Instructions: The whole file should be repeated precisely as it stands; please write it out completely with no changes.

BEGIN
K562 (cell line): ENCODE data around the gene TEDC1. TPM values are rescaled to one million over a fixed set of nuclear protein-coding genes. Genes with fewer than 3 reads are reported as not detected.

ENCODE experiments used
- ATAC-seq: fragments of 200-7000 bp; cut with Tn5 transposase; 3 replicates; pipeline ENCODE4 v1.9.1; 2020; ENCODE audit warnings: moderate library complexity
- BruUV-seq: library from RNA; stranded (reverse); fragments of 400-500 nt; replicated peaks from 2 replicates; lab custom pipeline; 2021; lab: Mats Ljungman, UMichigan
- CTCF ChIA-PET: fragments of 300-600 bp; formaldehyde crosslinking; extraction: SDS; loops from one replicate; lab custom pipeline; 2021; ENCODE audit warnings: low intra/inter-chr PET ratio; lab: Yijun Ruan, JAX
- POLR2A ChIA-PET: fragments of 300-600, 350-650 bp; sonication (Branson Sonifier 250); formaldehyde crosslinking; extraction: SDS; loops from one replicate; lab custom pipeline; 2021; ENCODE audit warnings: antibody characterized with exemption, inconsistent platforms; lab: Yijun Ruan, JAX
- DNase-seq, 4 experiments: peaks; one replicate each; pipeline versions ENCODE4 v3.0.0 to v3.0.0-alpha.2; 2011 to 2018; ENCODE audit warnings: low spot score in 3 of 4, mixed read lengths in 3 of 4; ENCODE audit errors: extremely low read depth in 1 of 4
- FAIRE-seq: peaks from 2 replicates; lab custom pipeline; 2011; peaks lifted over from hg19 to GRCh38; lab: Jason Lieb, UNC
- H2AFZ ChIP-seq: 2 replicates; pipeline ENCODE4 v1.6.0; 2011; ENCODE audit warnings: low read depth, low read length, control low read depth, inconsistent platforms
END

K562 (cell line): ENCODE data around the gene TEDC1. TPM values are rescaled to one million over a fixed set of nuclear protein-coding genes. Genes with fewer than 3 reads are reported as not detected.

ENCODE experiments used
- ATAC-seq: fragments of 200-7000 bp; cut with Tn5 transposase; 3 replicates; pipeline ENCODE4 v1.9.1; 2020; ENCODE audit warnings: moderate library complexity
- BruUV-seq: library from RNA; stranded (reverse); fragments of 400-500 nt; replicated peaks from 2 replicates; lab custom pipeline; 2021; lab: Mats Ljungman, UMichigan
- CTCF ChIA-PET: fragments of 300-600 bp; formaldehyde crosslinking; extraction: SDS; loops from one replicate; lab custom pipeline; 2021; ENCODE audit warnings: low intra/inter-chr PET ratio; lab: Yijun Ruan, JAX
- POLR2A ChIA-PET: fragments of 300-600, 350-650 bp; sonication (Branson Sonifier 250); formaldehyde crosslinking; extraction: SDS; loops from one replicate; lab custom pipeline; 2021; ENCODE audit warnings: antibody characterized with exemption, inconsistent platforms; lab: Yijun Ruan, JAX
- DNase-seq, 4 experiments: peaks; one replicate each; pipeline versions ENCODE4 v3.0.0 to v3.0.0-alpha.2; 2011 to 2018; ENCODE audit warnings: low spot score in 3 of 4, mixed read lengths in 3 of 4; ENCODE audit errors: extremely low read depth in 1 of 4
- FAIRE-seq: peaks from 2 replicates; lab custom pipeline; 2011; peaks lifted over from hg19 to GRCh38; lab: Jason Lieb, UNC
- H2AFZ ChIP-seq: 2 replicates; pipeline ENCODE4 v1.6.0; 2011; ENCODE audit warnings: low read depth, low read length, control low read depth, inconsistent platforms